When Alfonso Ramirez opened a branch of their mini-chain Señor Fish in Little Tokyo, he couldn't have imagined that the surrounding community would become what it is now. What followed was the opening of the Metro Gold Line stop, resurgence of the Arts District, and the reactivation of surrounding streets and storefronts that have all contributed to the revitalization of the neighborhood that had been in a lull.
Perhaps Ramirez has the magic touch -- his stores in Eagle Rock and South Pasadena were at the center of revitalization of the respective neighborhoods. But as neighborhoods in L.A. are constantly being reinvented, Señor Fish Little Tokyo's role as the "bridge to the rest of the community," as Ramirez describes it, may soon be changed into something else entirely.
L.A. Metro's Regional Connector project, currently in the planning stages, will connect the Blue and Expo rail lines to the Gold Line and Union Station. Little Tokyo, with its proximity to Union Station and several rail lines, will become a major transit hub when the proposed station is built at First and Central Avenues.
As luck would have it, It just so happens that this hub will be built precisely on the site where Señor Fish now stands. It's a bittersweet fate for Ramirez -- as the neighborhood he helped grow becomes even larger and a focal point of the downtown revitalization, he won't be able to experience the added benefits this new project will bring. He must vacate the property and move his business elsewhere -- that is if he can find a suitable location. Much of the success of this branch has to do with its synergy with the neighborhood, not to mention the historic building, which in the past was home the iconic punk-era institution, the Atomic Cafe.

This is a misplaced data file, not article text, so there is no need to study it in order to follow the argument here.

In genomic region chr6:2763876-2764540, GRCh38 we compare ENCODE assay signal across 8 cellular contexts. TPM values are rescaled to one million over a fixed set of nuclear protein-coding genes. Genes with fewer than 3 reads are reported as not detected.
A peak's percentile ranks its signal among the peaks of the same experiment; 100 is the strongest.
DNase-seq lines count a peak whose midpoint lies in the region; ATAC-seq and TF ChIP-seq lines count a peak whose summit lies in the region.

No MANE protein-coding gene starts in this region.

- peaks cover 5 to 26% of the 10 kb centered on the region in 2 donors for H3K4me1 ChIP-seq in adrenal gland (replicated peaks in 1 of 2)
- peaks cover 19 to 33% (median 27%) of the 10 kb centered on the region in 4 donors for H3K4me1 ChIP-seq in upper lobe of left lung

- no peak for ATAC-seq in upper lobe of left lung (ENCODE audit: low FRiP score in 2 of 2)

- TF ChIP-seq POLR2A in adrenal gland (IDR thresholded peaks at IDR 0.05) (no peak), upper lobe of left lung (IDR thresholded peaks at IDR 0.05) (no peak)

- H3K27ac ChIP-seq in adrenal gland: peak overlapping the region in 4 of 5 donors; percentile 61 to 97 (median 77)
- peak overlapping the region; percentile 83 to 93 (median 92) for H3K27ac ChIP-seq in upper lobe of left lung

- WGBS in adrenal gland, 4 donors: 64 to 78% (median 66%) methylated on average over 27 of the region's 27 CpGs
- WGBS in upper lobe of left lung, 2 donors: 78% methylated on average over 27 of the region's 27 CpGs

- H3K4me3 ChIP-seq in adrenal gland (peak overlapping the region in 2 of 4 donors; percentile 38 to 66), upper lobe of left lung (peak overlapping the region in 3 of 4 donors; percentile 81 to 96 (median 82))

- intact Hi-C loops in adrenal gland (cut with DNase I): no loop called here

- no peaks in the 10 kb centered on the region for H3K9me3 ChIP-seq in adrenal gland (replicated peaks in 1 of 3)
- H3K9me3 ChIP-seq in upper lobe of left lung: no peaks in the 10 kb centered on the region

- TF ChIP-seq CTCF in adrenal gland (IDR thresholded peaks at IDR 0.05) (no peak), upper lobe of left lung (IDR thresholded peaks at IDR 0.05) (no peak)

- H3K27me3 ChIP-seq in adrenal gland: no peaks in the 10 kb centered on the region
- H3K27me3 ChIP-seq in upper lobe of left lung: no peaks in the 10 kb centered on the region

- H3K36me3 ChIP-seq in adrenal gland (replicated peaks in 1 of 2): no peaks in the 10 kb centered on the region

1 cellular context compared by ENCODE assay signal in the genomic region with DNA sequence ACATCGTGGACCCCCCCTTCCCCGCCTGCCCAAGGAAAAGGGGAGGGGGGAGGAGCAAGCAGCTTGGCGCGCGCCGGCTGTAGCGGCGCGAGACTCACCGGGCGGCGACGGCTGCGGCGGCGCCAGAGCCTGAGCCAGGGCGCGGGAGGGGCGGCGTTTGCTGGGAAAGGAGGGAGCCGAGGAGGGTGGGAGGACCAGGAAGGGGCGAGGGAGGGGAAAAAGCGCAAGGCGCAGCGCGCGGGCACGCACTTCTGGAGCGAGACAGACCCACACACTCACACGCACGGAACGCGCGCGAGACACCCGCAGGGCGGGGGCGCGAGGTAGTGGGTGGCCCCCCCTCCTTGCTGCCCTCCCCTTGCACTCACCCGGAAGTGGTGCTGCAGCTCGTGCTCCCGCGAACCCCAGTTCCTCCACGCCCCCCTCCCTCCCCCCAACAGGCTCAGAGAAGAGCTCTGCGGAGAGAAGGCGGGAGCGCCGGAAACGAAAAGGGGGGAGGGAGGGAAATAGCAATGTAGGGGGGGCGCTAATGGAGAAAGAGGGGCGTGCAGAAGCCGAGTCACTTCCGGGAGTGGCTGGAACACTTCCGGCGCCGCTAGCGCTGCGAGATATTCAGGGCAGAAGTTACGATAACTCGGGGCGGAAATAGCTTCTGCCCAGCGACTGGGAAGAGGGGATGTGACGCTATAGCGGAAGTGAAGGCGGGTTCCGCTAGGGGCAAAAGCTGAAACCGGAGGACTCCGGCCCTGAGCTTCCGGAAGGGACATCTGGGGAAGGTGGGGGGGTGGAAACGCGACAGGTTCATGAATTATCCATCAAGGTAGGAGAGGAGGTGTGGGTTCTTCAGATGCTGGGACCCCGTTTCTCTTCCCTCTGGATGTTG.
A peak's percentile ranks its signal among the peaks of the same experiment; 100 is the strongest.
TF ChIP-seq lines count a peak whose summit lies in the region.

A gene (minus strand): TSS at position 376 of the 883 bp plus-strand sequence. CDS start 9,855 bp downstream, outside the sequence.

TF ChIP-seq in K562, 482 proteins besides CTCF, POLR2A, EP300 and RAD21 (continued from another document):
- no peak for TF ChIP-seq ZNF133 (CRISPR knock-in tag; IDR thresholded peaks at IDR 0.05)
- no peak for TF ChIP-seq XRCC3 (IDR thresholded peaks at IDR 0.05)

In an interesting twist of fate, Metro, which now owns the property, has put the building for sale for a tidy sum -- all of one dollar. So Ramirez will have the chance to save the building itself if he wishes to -- though he would have to pay for its move himself. Will he be able to recreate the success by keeping it in the same building, but at a different location? Only time will tell.
Cornerstone for a New Generation
Senor Fish owner Alfonso Ramirez discusses how his Little Tokyo restaurant became a bridge to the rest of the community.